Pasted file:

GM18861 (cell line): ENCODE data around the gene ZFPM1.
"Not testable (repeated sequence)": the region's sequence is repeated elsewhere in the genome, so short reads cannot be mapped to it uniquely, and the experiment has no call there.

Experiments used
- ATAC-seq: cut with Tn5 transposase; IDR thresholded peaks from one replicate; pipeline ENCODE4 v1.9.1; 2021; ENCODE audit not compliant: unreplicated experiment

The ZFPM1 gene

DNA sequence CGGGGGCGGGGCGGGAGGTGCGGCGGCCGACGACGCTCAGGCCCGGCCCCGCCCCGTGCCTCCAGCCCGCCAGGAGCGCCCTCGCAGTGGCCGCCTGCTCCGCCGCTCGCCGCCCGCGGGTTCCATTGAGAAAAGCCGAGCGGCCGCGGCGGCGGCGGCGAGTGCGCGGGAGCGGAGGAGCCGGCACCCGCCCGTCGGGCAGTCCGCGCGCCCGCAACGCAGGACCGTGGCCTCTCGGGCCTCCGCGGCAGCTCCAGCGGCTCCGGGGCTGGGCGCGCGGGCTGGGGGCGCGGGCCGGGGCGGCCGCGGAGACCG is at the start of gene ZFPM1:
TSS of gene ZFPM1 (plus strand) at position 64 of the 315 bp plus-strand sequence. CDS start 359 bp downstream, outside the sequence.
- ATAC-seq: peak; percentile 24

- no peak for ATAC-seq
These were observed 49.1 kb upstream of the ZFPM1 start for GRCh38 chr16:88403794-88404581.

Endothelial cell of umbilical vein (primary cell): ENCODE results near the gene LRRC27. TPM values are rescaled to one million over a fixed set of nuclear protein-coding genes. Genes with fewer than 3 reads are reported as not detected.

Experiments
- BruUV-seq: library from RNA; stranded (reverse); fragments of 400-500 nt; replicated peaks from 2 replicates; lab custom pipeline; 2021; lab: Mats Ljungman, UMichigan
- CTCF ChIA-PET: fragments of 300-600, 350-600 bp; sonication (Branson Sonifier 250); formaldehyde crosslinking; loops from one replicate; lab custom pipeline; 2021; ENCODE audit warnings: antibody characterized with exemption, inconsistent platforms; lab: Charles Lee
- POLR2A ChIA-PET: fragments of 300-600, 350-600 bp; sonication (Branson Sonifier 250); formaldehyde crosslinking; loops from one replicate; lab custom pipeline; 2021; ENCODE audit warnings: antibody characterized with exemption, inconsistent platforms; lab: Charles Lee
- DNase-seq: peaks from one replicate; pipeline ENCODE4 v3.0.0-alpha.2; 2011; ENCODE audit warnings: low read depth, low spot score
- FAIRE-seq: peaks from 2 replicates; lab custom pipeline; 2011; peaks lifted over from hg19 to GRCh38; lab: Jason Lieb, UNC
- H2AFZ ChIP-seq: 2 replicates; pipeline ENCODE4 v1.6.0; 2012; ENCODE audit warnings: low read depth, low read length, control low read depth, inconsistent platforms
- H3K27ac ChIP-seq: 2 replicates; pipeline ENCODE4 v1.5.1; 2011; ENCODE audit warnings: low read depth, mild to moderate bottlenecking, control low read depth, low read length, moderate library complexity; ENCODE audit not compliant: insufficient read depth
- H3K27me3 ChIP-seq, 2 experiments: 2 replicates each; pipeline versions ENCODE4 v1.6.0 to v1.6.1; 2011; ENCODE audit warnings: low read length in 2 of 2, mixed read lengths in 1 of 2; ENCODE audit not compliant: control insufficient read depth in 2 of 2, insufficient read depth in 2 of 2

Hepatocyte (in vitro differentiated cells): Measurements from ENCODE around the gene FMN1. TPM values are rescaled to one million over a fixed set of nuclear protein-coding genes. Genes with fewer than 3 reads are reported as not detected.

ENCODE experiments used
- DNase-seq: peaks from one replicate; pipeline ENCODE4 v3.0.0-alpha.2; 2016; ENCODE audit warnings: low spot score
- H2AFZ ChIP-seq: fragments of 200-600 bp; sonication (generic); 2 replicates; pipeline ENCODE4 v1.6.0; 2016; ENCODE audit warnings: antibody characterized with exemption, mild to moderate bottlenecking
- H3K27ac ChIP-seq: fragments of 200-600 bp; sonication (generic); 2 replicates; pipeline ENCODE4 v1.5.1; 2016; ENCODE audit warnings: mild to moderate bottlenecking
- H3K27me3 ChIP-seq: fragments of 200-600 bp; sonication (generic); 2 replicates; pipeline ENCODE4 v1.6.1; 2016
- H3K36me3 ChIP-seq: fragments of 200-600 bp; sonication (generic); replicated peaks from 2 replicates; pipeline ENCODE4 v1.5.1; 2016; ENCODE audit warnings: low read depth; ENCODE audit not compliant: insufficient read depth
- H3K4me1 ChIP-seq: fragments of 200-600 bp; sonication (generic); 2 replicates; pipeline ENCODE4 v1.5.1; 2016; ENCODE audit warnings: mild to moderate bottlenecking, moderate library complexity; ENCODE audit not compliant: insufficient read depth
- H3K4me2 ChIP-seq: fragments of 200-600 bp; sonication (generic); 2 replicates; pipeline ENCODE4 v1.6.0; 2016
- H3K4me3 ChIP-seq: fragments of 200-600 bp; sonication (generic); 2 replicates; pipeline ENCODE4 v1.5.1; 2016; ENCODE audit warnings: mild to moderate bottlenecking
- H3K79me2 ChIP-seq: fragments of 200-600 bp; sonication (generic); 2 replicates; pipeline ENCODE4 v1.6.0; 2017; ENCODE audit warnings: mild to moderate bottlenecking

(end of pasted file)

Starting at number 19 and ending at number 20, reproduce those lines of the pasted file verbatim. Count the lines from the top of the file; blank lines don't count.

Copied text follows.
- H3K27ac ChIP-seq: 2 replicates; pipeline ENCODE4 v1.5.1; 2011; ENCODE audit warnings: low read depth, mild to moderate bottlenecking, control low read depth, low read length, moderate library complexity; ENCODE audit not compliant: insufficient read depth
- H3K27me3 ChIP-seq, 2 experiments: 2 replicates each; pipeline versions ENCODE4 v1.6.0 to v1.6.1; 2011; ENCODE audit warnings: low read length in 2 of 2, mixed read lengths in 1 of 2; ENCODE audit not compliant: control insufficient read depth in 2 of 2, insufficient read depth in 2 of 2